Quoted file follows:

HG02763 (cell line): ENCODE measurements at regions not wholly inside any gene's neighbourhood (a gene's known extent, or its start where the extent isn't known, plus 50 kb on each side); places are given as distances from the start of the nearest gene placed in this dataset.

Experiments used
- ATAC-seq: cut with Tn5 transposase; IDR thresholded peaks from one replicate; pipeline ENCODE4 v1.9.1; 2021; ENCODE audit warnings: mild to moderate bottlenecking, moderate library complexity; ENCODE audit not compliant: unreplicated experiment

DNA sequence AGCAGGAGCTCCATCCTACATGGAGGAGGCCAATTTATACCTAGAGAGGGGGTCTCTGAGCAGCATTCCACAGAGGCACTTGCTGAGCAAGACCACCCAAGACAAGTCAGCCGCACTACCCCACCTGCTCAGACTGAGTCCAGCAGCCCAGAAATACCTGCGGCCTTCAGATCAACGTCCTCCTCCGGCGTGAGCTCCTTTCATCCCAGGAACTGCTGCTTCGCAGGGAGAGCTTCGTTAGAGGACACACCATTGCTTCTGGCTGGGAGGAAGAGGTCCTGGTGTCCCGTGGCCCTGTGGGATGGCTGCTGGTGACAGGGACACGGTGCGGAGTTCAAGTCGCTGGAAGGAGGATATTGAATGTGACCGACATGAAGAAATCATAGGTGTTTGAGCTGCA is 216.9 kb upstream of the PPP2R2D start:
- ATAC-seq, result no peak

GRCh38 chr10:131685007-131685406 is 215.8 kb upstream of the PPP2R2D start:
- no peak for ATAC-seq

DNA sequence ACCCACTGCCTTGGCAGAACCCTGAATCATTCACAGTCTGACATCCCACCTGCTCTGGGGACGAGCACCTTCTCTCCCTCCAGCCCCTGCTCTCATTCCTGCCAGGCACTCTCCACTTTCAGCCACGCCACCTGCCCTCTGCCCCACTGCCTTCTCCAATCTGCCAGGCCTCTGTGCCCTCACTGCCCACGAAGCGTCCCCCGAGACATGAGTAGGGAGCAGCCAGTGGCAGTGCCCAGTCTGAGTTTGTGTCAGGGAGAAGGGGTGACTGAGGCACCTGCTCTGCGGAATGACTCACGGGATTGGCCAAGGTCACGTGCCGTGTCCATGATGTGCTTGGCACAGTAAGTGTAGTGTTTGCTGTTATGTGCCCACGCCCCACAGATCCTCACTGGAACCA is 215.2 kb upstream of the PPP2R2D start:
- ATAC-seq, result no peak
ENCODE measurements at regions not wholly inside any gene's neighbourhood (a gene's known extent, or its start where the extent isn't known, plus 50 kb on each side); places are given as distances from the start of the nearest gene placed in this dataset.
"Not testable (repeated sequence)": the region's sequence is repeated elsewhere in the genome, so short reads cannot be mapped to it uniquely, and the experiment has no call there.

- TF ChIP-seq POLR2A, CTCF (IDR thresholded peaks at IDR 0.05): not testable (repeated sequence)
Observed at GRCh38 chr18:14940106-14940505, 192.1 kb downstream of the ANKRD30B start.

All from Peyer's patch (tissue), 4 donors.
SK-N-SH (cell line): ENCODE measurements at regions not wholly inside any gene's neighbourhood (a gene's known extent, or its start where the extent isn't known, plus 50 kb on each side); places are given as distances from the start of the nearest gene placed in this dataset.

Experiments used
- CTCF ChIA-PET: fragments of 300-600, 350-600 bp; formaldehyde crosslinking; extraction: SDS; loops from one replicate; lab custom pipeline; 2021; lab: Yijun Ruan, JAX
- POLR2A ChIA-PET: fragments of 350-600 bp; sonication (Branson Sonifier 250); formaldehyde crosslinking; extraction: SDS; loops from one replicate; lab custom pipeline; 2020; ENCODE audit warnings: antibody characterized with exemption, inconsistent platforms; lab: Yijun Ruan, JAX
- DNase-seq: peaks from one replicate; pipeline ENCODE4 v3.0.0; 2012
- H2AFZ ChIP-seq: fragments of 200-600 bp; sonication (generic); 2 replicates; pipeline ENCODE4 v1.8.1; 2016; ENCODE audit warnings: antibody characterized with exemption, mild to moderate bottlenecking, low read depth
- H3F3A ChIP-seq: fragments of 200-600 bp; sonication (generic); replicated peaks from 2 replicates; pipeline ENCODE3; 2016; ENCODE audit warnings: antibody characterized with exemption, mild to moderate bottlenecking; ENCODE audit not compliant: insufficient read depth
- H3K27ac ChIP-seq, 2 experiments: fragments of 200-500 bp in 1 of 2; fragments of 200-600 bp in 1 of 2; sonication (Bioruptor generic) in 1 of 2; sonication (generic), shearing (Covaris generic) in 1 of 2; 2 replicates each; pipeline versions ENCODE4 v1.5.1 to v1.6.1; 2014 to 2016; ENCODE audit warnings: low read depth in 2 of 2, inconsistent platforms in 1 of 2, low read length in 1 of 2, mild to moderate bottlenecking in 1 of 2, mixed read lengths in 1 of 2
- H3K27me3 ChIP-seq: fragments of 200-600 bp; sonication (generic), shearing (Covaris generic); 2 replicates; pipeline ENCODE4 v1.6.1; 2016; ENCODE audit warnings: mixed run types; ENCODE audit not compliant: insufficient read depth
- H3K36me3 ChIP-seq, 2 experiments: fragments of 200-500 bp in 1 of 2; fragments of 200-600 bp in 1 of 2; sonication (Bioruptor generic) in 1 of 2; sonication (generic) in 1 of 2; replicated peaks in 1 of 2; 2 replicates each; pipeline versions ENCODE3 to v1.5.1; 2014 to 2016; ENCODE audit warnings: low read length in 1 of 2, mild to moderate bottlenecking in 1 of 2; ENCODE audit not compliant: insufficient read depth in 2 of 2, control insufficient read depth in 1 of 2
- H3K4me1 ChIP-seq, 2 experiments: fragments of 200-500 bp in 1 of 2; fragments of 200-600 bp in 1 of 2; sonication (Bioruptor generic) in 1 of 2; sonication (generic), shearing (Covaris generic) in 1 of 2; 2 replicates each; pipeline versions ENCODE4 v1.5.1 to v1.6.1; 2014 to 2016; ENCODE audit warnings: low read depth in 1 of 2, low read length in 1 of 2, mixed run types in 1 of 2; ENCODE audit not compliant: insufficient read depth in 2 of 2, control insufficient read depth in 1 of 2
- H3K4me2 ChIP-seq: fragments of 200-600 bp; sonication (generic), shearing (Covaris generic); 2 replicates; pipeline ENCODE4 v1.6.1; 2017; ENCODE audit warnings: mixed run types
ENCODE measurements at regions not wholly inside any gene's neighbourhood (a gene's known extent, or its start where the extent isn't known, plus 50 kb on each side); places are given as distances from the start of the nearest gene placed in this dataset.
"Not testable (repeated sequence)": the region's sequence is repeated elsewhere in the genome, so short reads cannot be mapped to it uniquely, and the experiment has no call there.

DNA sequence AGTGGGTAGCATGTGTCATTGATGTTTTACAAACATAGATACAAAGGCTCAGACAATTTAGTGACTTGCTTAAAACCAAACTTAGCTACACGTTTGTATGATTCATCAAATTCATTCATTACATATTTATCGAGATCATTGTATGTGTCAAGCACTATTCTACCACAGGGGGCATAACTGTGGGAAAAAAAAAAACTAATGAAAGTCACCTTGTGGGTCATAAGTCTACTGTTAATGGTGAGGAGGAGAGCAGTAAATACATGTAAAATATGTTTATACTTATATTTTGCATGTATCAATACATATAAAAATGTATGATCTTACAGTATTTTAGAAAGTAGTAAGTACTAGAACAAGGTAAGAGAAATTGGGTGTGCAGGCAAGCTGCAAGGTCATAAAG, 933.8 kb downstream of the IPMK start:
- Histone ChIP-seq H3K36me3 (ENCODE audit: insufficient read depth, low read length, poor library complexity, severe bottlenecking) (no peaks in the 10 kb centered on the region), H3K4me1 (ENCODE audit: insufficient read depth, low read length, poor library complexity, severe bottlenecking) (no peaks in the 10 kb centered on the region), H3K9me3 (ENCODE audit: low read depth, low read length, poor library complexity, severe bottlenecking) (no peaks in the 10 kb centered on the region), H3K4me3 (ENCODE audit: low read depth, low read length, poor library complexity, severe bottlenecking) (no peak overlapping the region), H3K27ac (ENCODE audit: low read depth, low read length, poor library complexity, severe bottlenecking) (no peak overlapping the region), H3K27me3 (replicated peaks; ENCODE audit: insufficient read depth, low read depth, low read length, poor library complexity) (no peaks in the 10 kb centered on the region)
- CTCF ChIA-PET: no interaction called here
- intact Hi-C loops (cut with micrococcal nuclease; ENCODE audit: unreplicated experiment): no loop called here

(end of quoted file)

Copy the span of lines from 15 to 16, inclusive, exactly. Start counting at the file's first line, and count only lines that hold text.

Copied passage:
SK-N-SH (cell line): ENCODE measurements at regions not wholly inside any gene's neighbourhood (a gene's known extent, or its start where the extent isn't known, plus 50 kb on each side); places are given as distances from the start of the nearest gene placed in this dataset.

Experiments used